— A Treatise on Divine Union (1851) Part 5, Chapter 6.
The life of those who dwell in the secret place of the Most High may be called a Hidden Life, because the animating principle, the vital or operative element, is not so much in itself as in another. It is a life grafted into another life. It is the life of the soul, incorporated into the life of Christ; and in such a way, that, while it has a distinct vitality, it has so very much in the sense, in which the branch of a tree may be said to have a distinct vitality from the root.
Thursday, December 4, 2014
Nature Speaks; Grace is Silent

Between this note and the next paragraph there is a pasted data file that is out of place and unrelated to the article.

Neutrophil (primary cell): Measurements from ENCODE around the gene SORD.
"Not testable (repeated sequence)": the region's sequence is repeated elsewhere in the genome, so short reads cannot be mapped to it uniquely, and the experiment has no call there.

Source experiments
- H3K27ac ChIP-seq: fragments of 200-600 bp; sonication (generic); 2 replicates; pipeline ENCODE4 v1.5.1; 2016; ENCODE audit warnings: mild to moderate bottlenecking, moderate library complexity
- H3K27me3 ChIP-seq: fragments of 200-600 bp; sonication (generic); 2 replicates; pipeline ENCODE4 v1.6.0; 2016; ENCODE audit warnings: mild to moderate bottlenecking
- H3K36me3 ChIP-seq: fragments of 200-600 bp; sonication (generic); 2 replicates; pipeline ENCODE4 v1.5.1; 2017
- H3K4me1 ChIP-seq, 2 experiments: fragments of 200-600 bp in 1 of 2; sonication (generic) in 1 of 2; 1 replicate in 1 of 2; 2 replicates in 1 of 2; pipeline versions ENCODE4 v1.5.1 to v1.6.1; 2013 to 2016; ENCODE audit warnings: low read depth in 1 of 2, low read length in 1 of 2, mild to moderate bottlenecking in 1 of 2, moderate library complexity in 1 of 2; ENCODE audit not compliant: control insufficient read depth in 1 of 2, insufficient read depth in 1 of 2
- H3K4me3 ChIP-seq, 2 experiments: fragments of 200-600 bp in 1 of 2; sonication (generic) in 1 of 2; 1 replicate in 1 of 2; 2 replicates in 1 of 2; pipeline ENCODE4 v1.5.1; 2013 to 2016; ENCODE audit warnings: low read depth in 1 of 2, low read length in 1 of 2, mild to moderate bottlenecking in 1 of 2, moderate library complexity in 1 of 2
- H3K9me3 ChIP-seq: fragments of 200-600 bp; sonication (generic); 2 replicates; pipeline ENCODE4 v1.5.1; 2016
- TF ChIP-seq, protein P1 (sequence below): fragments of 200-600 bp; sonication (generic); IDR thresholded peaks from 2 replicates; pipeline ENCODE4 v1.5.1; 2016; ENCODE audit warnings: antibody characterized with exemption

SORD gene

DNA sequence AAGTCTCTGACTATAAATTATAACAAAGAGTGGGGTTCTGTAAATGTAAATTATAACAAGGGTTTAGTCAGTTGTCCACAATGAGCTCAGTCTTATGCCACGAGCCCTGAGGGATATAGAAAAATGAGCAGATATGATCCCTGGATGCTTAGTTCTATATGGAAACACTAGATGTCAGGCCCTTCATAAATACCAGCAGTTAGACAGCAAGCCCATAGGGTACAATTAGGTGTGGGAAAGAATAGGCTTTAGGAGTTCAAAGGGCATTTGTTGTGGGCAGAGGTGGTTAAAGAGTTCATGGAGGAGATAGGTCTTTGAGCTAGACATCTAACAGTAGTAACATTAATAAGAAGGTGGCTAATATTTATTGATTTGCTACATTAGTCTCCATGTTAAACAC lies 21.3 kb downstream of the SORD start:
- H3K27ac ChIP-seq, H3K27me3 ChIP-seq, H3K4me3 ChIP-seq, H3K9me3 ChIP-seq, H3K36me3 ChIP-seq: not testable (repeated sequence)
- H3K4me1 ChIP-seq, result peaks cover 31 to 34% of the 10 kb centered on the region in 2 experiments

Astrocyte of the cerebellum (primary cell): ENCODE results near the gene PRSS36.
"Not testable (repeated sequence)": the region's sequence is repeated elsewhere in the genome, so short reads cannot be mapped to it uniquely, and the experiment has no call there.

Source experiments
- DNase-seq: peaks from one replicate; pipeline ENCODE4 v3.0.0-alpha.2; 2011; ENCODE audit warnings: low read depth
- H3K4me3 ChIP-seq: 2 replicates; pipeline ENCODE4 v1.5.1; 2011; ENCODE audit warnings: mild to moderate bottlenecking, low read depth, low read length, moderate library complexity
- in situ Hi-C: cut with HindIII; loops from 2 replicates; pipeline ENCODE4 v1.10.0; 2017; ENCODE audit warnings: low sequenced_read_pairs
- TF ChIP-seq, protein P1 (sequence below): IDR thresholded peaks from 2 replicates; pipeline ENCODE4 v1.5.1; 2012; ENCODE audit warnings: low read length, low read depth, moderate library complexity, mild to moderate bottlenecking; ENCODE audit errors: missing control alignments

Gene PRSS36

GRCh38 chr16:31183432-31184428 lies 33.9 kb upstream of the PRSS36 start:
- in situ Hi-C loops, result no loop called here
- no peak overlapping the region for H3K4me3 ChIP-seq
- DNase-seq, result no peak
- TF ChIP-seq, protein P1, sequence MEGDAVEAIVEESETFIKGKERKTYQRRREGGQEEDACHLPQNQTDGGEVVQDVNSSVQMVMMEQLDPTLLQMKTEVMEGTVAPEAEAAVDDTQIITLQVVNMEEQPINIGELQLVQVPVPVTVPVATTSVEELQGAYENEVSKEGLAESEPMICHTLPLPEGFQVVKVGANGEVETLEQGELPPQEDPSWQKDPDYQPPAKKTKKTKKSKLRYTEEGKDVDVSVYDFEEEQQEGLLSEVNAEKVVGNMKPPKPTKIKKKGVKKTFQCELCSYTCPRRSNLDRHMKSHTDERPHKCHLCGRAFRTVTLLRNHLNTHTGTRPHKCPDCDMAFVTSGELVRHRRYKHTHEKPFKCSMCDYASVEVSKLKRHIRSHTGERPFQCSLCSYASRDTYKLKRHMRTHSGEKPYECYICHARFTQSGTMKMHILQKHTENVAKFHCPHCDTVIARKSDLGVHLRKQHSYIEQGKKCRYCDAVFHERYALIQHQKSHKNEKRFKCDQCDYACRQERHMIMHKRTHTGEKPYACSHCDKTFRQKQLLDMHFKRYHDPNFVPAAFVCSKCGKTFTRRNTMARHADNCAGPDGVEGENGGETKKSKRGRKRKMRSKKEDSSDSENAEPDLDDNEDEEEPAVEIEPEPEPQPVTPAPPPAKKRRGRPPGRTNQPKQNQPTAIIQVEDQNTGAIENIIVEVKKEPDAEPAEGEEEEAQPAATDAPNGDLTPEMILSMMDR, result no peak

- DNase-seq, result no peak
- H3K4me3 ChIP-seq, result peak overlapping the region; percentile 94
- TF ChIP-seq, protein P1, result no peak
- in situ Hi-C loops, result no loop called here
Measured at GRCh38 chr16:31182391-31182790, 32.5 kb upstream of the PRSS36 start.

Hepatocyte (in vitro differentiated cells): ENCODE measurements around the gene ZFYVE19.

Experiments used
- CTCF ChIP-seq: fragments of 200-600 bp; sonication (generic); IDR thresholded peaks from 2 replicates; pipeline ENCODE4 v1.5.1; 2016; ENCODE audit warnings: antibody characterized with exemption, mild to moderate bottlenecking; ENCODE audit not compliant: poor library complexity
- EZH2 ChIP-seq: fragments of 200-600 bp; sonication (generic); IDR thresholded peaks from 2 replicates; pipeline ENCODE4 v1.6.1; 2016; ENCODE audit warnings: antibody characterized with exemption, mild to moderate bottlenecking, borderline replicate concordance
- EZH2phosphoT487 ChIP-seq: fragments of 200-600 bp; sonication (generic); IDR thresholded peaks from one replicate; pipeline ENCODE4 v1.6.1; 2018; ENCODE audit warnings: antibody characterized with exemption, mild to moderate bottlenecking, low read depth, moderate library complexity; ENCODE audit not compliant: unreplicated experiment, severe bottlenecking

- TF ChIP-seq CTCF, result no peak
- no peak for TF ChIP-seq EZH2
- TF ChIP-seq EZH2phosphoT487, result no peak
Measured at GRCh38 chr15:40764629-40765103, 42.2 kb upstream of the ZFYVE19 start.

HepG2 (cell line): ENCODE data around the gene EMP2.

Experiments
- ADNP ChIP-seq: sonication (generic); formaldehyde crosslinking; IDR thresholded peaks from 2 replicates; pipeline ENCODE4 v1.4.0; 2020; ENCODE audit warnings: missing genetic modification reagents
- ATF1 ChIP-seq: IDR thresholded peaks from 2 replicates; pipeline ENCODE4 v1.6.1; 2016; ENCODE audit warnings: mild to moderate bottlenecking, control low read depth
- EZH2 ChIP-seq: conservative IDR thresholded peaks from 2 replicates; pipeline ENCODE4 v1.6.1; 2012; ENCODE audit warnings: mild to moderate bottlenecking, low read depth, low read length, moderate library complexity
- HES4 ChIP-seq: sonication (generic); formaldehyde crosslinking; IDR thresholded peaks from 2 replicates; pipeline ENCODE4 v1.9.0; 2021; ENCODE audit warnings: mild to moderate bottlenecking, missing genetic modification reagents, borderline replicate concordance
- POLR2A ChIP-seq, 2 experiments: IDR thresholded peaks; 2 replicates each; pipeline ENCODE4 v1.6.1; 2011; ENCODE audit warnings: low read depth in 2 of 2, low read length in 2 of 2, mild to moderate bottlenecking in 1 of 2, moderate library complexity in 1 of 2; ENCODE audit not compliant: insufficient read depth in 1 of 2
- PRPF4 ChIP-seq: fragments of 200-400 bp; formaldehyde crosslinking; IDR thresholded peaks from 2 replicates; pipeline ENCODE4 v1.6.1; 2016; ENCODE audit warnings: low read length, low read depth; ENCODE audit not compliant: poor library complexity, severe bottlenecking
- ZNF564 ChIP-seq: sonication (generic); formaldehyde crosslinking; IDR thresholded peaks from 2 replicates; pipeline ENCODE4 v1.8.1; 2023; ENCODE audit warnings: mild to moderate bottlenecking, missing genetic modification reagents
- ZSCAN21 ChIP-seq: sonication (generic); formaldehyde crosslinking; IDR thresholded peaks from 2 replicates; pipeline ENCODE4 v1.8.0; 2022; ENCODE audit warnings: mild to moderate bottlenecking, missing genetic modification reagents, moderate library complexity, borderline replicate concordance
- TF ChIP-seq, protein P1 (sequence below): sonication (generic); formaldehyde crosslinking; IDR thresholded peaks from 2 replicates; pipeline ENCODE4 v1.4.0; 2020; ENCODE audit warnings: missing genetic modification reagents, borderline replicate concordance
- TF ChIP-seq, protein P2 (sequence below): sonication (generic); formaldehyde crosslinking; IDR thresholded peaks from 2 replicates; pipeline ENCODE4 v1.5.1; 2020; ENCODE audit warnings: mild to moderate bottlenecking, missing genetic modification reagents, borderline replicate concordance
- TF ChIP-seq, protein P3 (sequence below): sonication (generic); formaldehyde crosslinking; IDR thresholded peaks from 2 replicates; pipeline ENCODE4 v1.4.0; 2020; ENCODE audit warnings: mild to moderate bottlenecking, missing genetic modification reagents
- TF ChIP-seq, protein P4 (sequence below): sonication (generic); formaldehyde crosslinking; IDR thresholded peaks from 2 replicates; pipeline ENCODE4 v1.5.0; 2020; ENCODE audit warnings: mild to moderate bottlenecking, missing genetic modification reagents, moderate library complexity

It is often the case, in the ordinary intercourse and affairs of life, that our actions, without being calumniated as criminal, are more or less misrepresented, and our motives aspersed by thoughtless or evil-disposed persons. Undoubtedly the natural tendency of the heart, under such circumstances, is to reply at once, and generally with as much energy as promptness. But, generally speaking, our true victory will be in silence. Nature speaks, but grace is silent; because nature is destitute of confidence, except in itself, but grace has confidence in God. To be silent, therefore, in ordinary cases, is best in every respect not only because it is the course indicated by true religion, but because it aids in breaking down the irregular and sinful action of the will.